Easement of necessity where otherwise the envisaged use would be illegal

Where a lease is granted that envisages a particular use, an easement of necessity will be implied where, otherwise, that use would be illegal.

In Wong v Beaumont Property Trust ([1965] 1 QB 173, CA (Eng)) L granted T a lease of cellars for twenty one years. The lease required the property to be used as a restaurant. T covenanted to control and eliminate all smells and odours and to comply with health regulations. The regulations in question required the provision of suitable and sufficient ventilation. T also covenanted not to cause a nuisance or annoyance to L or other tenants or occupiers. Compliance with the regulations and covenants required the installation of a ventilation system with a duct fixed to the outside wall of the back of the building. This fact was not appreciated by the parties when the lease was granted. L refused T permission to fix the duct to the back of L’s property above the restaurant. T sought a declaration that he was entitled to an easement that allowed him to fix the duct to the back of L’s property.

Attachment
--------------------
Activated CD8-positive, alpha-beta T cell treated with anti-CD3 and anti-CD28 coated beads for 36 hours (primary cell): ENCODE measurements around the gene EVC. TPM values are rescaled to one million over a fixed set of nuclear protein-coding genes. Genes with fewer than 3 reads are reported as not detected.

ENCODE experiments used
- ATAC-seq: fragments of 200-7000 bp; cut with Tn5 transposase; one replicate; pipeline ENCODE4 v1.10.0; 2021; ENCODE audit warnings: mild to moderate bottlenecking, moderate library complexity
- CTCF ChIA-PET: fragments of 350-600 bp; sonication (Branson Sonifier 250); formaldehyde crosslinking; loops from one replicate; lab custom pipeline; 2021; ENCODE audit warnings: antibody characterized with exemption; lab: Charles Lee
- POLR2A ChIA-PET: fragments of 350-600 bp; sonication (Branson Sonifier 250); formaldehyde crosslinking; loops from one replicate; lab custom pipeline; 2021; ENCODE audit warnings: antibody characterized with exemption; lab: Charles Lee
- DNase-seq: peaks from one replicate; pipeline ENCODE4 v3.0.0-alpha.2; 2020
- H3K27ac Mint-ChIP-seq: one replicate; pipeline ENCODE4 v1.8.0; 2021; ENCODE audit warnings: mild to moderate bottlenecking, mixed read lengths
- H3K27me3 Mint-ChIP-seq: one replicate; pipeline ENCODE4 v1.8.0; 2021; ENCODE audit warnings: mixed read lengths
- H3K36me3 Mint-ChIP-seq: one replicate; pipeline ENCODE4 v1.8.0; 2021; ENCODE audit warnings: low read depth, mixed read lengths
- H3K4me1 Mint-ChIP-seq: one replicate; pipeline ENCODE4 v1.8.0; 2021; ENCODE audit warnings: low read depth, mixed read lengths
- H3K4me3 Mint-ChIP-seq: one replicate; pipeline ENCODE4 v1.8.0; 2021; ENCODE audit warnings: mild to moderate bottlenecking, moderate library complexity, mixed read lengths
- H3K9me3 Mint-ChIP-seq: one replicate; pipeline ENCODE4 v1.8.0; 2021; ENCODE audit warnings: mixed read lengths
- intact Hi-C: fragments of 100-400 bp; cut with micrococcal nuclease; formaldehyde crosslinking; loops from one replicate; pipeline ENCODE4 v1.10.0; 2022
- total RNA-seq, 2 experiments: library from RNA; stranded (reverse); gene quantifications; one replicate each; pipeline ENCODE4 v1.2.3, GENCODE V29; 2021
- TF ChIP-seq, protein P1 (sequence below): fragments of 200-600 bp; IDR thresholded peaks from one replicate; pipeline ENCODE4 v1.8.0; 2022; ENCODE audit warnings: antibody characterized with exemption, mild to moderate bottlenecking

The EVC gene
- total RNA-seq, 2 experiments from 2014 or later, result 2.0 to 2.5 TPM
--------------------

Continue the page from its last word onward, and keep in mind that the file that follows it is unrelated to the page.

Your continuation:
T succeeded. The English Court of Appeal held that T was entitled to an easement of necessity since it was objectively necessary at the time the lease was granted. Salmon LJ explained:

‘[I]f a lease is granted which imposes a particular use on the tenant and it is impossible to use these premises legally unless an easement is granted, the law does imply such an easement as of necessity.’ (at 184)

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